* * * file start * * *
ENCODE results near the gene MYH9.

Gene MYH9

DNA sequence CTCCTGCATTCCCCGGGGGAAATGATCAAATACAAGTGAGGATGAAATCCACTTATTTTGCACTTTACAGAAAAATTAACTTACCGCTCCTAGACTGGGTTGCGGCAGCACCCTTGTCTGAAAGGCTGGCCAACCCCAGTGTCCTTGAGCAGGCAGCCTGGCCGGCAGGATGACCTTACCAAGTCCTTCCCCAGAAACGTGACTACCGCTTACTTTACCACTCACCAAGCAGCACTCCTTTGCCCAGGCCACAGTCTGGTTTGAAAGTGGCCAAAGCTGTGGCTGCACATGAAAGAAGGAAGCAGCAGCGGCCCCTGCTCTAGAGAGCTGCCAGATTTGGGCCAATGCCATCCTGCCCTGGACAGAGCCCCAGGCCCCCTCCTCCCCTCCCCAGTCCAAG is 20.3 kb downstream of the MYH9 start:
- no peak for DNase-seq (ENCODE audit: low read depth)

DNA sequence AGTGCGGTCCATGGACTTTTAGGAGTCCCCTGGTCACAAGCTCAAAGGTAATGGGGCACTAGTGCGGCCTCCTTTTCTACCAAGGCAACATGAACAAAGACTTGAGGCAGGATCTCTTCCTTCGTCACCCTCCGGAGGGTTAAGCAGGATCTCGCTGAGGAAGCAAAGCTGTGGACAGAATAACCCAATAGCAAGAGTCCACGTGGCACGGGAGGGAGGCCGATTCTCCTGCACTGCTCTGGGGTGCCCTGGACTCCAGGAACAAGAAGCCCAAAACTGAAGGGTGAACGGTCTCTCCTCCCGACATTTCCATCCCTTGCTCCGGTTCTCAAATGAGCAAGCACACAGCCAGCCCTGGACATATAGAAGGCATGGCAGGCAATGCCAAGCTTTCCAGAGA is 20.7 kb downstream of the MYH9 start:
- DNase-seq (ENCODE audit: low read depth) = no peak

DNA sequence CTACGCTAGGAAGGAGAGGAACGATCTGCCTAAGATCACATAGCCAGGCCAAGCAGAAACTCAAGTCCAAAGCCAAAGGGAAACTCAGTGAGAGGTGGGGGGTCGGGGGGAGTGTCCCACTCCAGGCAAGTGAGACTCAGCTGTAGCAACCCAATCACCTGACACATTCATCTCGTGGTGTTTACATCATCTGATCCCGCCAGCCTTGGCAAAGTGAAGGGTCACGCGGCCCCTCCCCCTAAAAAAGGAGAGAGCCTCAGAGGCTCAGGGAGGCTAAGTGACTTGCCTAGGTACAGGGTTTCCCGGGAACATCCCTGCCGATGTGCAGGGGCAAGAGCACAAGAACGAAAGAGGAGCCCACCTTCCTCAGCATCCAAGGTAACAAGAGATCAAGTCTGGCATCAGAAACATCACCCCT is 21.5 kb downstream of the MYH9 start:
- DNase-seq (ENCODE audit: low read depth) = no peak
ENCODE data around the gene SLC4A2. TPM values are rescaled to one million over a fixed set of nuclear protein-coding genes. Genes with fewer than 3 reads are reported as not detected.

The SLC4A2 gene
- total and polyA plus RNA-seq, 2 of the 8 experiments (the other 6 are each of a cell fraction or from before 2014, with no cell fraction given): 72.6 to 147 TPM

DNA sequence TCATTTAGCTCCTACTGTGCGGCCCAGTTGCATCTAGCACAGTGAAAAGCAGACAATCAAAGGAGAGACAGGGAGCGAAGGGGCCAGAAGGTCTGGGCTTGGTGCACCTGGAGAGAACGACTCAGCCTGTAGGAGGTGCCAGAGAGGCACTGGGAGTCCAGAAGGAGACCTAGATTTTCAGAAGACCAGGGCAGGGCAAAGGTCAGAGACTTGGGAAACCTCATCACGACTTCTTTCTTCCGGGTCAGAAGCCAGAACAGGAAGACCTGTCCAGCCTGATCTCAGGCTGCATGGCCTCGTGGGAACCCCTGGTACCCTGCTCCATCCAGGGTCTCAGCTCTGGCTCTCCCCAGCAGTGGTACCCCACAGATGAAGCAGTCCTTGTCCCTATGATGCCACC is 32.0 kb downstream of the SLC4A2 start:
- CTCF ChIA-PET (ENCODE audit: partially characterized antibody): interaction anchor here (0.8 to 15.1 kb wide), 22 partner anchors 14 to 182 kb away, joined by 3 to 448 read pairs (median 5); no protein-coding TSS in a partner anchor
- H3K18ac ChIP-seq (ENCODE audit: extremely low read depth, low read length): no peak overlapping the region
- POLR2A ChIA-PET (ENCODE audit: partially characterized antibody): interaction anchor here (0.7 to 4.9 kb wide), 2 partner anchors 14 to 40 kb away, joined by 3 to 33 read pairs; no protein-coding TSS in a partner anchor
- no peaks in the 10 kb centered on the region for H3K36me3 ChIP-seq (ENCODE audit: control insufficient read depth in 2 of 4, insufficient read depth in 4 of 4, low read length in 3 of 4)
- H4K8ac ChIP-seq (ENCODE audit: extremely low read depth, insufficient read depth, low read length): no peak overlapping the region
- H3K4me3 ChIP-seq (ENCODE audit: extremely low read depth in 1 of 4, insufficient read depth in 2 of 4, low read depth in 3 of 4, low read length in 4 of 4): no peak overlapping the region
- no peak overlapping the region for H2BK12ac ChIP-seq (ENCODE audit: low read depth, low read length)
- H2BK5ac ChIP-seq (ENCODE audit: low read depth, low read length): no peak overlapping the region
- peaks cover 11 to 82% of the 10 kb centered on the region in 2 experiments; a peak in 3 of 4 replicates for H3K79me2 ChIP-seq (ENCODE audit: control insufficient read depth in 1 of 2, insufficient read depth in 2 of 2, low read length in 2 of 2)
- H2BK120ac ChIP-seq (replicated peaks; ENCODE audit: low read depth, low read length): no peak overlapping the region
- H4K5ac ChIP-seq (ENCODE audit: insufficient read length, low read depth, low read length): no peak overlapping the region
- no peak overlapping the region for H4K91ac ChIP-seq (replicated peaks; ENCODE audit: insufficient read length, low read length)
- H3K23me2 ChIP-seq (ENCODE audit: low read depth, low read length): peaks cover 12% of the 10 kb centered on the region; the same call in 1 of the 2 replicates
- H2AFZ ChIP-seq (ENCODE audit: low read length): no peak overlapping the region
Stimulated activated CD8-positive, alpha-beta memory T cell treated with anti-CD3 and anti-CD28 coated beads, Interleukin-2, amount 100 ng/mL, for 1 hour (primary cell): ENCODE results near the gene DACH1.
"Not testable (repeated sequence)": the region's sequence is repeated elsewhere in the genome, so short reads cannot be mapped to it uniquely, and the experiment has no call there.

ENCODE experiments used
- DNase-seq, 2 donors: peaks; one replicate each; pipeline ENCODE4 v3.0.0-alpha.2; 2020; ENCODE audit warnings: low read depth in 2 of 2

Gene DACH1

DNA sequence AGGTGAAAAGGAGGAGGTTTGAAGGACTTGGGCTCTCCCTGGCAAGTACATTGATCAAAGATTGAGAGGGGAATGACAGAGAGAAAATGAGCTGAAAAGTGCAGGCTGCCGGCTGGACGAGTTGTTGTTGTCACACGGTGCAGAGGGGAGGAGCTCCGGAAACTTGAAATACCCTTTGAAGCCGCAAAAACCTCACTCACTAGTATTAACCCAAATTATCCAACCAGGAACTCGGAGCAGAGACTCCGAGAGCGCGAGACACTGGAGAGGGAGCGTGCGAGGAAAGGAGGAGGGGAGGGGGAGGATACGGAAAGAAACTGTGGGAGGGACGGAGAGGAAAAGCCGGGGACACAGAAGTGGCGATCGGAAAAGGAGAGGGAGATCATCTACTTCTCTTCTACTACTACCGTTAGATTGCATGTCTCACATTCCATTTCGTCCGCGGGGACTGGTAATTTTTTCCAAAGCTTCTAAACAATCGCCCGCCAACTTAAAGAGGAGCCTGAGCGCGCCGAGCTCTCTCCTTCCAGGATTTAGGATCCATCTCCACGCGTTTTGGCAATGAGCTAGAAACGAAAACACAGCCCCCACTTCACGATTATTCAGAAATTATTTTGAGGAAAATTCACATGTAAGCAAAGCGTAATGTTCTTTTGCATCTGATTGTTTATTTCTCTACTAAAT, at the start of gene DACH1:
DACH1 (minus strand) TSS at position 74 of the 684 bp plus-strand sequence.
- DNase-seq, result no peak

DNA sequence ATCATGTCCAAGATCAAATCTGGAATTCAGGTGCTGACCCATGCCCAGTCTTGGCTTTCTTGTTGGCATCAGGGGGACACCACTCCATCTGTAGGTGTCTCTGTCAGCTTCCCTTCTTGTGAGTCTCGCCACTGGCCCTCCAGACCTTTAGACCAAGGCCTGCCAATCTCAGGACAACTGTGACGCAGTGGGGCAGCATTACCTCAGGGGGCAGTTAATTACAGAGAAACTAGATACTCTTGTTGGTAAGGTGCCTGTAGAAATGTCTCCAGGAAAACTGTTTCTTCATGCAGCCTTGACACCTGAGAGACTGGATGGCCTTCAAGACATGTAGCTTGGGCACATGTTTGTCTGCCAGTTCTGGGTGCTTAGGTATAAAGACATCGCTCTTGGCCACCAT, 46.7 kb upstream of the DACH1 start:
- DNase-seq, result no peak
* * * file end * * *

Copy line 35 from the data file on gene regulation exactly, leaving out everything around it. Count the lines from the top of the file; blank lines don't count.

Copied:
DNA sequence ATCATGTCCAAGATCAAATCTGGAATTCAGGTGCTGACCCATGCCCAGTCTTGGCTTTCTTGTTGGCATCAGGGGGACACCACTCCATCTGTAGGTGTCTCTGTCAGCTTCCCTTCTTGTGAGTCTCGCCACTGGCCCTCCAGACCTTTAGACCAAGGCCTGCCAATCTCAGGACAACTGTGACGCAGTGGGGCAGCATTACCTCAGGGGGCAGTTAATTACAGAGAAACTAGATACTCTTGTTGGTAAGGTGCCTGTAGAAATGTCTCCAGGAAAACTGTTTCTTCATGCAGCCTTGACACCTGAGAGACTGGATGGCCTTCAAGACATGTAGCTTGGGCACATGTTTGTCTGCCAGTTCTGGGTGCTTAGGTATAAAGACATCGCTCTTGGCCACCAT, 46.7 kb upstream of the DACH1 start: